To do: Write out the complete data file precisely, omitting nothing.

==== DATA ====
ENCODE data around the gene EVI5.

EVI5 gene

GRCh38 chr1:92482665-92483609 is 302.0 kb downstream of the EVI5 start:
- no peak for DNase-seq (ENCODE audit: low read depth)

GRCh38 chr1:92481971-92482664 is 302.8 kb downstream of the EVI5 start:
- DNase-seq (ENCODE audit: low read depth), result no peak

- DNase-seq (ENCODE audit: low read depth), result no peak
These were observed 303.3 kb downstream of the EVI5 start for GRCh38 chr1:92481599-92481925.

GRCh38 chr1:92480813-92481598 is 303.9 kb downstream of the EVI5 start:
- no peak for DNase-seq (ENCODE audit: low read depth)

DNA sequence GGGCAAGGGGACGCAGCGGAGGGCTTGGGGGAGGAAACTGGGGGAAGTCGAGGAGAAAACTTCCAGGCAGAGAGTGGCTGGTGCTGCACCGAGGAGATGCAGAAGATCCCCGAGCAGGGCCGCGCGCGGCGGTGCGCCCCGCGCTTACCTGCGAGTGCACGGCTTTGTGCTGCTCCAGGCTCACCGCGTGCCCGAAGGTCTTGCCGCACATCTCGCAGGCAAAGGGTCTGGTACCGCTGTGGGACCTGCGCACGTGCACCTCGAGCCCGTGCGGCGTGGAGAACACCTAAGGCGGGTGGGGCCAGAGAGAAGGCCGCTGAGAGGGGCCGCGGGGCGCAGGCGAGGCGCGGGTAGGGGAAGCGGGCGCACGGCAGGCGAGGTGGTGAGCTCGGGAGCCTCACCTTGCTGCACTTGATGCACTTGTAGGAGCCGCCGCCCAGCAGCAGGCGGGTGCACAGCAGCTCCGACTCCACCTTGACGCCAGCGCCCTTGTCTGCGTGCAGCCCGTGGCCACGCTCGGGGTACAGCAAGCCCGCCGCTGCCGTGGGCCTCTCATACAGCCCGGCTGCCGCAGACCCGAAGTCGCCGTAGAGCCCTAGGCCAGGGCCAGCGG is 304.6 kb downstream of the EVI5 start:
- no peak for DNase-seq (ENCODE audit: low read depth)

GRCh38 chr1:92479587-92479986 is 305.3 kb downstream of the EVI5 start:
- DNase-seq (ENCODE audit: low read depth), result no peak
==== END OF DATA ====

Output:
ENCODE data around the gene EVI5.

EVI5 gene

GRCh38 chr1:92482665-92483609 is 302.0 kb downstream of the EVI5 start:
- no peak for DNase-seq (ENCODE audit: low read depth)

GRCh38 chr1:92481971-92482664 is 302.8 kb downstream of the EVI5 start:
- DNase-seq (ENCODE audit: low read depth), result no peak

- DNase-seq (ENCODE audit: low read depth), result no peak
These were observed 303.3 kb downstream of the EVI5 start for GRCh38 chr1:92481599-92481925.

GRCh38 chr1:92480813-92481598 is 303.9 kb downstream of the EVI5 start:
- no peak for DNase-seq (ENCODE audit: low read depth)

DNA sequence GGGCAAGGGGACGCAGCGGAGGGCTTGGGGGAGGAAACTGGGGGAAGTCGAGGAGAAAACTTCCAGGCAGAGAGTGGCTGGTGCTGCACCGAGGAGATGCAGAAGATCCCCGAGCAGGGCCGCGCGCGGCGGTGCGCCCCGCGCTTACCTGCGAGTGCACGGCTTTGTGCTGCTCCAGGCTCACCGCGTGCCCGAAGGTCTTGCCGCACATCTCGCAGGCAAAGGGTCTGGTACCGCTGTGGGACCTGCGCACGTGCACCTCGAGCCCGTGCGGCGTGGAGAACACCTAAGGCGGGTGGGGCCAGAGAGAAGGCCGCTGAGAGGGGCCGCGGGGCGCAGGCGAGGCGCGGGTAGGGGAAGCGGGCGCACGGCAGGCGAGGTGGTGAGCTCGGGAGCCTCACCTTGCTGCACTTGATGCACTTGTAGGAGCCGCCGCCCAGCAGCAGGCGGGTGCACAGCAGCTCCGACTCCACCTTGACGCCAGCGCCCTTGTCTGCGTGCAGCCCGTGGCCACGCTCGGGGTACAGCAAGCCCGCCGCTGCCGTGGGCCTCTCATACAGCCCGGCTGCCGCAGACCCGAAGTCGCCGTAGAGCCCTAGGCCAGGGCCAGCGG is 304.6 kb downstream of the EVI5 start:
- no peak for DNase-seq (ENCODE audit: low read depth)

GRCh38 chr1:92479587-92479986 is 305.3 kb downstream of the EVI5 start:
- DNase-seq (ENCODE audit: low read depth), result no peak